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  • Junes DOLPHIN survey was fantastic!

     
    These are the days we live for! The seal survey on 11 June 2014 was as glorious as it gets! With calm sea conditions and bright sunny skies we setted off at 7:30am.
    All along the coastline were nesting sea birds, many with visible chicks waddling around the nest area. Herring gull chicks occupied many ledges on our journey out to the survey sites.
     
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    There was a lot of commotion at the Kittiwake colony as a juvenile Peregrine falcon moved along the ledges removing chicks from their nests. Adult Kittiwakes flew in all directions squawking loudly as they did so. This Peregrine must have fledged in the last week. This is evident by its fresh and impressive plumage clearly displayed. Whereas the adult birds are currently undergoing their post breed moult.
     
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    The Peregrine flew from the ledge to chase Herring gulls in the air for a moment before returning to the ledges, then flew again above the skyline and landed on the slope of the nearby island in the sun as we left the colony behind us. Despite this predation, the colony seems to be healthy in terms of numbers of occupied nests and growing chicks.
     
    During the course of the survey we saw lots of Gannets, flying by or circling and diving. We passed a large group of Manx shear waters, a Balearic shear water, 6 Puffins and a storm petrol.
     
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    We were all at the front of the boat when Dave pointed out in front of us towards a pod of Common dolphins. They were heading for our boat so Chris cut back the speed, stopping at first and then maintained a slow and steady course as the pod joined us.
     
    There were 20 playful dolphins, they surrounded us, breaching into the air, riding the wake and playing at the bow and sides of the boat as another pod of 20 more dolphins joined them to play.
     
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    It got very exciting so we sat higher to get a better view of them leaping out of and twisting underwater sideways, weaving in and out of one another. Then suddenly another 17 dolphins came to our boat and joined the others followed by another 13. By now we were all on cloud nine, pinching each other to check this was real. Never before have we been so totally surrounded by these magical creatures.
     
    The 70 dolphins were of mixed age, mostly between 1.5 – 2 metres in length. They stayed with us for a total of 37 minutes, continuing the same behaviours as we made our way onto the next survey site, not forgetting we had work to do!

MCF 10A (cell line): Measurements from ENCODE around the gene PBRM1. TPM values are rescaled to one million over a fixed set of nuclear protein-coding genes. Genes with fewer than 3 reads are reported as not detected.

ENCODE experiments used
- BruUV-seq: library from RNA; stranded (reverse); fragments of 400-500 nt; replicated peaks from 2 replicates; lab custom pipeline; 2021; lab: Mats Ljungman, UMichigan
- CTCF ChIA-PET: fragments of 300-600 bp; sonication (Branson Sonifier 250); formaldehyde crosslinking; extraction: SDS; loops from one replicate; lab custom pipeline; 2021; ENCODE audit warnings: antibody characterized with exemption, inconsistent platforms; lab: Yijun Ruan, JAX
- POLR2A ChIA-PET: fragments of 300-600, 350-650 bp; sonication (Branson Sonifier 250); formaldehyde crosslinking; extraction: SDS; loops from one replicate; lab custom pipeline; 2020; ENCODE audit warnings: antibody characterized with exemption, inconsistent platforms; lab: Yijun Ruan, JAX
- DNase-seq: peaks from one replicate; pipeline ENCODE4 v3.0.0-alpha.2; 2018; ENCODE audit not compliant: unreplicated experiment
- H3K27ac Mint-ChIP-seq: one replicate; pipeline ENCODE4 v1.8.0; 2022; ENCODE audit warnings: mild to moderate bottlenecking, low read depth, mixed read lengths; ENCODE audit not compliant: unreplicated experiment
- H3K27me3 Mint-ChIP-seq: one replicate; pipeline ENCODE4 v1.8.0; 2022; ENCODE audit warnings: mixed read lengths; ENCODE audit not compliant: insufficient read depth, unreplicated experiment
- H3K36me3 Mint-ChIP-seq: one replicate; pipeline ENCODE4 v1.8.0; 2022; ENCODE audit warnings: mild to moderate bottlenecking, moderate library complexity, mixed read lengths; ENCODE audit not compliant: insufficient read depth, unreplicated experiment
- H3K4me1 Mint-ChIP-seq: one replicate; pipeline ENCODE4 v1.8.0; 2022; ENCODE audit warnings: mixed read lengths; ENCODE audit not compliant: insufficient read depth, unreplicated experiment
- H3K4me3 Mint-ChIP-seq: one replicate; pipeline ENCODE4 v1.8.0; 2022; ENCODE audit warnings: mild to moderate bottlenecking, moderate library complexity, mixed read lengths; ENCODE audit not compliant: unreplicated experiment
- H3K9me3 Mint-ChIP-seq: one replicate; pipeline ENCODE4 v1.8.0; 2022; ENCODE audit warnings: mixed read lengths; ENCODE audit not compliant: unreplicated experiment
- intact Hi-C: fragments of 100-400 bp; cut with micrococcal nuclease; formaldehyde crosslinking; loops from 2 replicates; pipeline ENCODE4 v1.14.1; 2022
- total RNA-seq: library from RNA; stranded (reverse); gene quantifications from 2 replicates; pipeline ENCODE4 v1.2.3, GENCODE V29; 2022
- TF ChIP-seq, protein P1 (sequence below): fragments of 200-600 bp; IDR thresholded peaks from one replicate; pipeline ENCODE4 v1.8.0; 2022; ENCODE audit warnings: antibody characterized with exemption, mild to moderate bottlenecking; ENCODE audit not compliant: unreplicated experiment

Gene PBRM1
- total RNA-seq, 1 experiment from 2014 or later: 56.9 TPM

The dolphins carefully manoeuvred themselves alongside our boat, sometimes there was only a metre from them and us, we could clearly see all the markings and scars on their bodies and their watchful eyes peered up at us as they continued to play.
     
    I took so many photos that it was hard to choose just a few, so I put some of my favourites into a collage:
     
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    Gradually the dolphins thinned out, leaving the boat in small groups not as large as the original pods that they had arrived in, until there were 4 remaining dolphins swimming at the front of the boat, swaying and weaving rhythmically underwater playing with the two bows of the catamaran as it moved through the water. These 4 common dolphins stayed with us for some distance before suddenly veering sideways and leaving us altogether in awe of the experience we had just had.
     
    Soon we were at the main seal haul out spot. In this particular survey we only saw 3 seals, which is not unusual given the time of year as the seals will be feeding further offshore. But it is the lowest number of seals we have ever had on a POLPIP survey! Despite the lack of seals all the volunteers agreed we may just have had the best survey ever, and all returned to normality on land with HUGE smiles on our faces :)
     
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    All the survey data we gather is used in marine conservation and has played a huge part in designating the proposed Padstow Bay Marine Conservation Zone. A huge Thank you to Chris at Atlantic Divers, without you our important surveys would not be possible. Also a huge Thank you to all the volunteers who dedicate their time and money to make these surveys happen.
     

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